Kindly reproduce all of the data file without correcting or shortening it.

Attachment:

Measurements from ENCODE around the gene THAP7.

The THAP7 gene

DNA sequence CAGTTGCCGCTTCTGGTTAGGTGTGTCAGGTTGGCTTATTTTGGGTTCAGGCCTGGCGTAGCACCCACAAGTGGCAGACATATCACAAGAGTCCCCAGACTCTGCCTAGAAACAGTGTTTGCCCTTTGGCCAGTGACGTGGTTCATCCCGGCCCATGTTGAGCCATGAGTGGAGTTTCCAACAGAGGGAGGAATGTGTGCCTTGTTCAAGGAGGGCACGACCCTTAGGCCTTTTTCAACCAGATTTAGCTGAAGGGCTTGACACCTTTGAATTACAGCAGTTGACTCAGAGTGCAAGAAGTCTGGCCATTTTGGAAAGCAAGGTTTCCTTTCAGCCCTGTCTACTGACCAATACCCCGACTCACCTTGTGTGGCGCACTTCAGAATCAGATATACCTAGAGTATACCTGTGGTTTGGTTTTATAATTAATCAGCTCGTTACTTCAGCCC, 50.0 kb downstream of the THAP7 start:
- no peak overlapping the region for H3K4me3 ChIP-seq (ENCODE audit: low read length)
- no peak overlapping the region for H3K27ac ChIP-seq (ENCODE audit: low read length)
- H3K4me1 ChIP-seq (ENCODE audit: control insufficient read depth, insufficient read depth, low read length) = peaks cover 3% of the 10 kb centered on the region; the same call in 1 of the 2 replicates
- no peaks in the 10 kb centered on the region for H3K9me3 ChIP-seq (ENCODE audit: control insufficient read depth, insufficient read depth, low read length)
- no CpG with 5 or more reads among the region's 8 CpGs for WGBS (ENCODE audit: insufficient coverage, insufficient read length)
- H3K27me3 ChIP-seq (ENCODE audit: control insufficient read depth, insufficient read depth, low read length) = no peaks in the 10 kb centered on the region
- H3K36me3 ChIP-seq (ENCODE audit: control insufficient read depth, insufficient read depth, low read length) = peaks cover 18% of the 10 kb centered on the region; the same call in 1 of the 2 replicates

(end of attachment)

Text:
Measurements from ENCODE around the gene THAP7.

The THAP7 gene

DNA sequence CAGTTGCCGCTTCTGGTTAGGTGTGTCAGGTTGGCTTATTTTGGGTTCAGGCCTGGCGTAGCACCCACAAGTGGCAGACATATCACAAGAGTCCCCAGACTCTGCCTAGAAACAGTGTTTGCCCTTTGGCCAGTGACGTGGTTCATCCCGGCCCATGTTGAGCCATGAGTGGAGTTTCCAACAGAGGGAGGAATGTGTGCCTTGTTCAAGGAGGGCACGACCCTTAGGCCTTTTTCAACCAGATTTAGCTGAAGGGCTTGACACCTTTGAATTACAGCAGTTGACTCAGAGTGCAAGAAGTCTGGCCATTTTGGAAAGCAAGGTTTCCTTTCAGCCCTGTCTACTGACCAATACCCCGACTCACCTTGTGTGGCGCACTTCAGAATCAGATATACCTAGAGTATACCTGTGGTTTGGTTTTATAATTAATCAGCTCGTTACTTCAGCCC, 50.0 kb downstream of the THAP7 start:
- no peak overlapping the region for H3K4me3 ChIP-seq (ENCODE audit: low read length)
- no peak overlapping the region for H3K27ac ChIP-seq (ENCODE audit: low read length)
- H3K4me1 ChIP-seq (ENCODE audit: control insufficient read depth, insufficient read depth, low read length) = peaks cover 3% of the 10 kb centered on the region; the same call in 1 of the 2 replicates
- no peaks in the 10 kb centered on the region for H3K9me3 ChIP-seq (ENCODE audit: control insufficient read depth, insufficient read depth, low read length)
- no CpG with 5 or more reads among the region's 8 CpGs for WGBS (ENCODE audit: insufficient coverage, insufficient read length)
- H3K27me3 ChIP-seq (ENCODE audit: control insufficient read depth, insufficient read depth, low read length) = no peaks in the 10 kb centered on the region
- H3K36me3 ChIP-seq (ENCODE audit: control insufficient read depth, insufficient read depth, low read length) = peaks cover 18% of the 10 kb centered on the region; the same call in 1 of the 2 replicates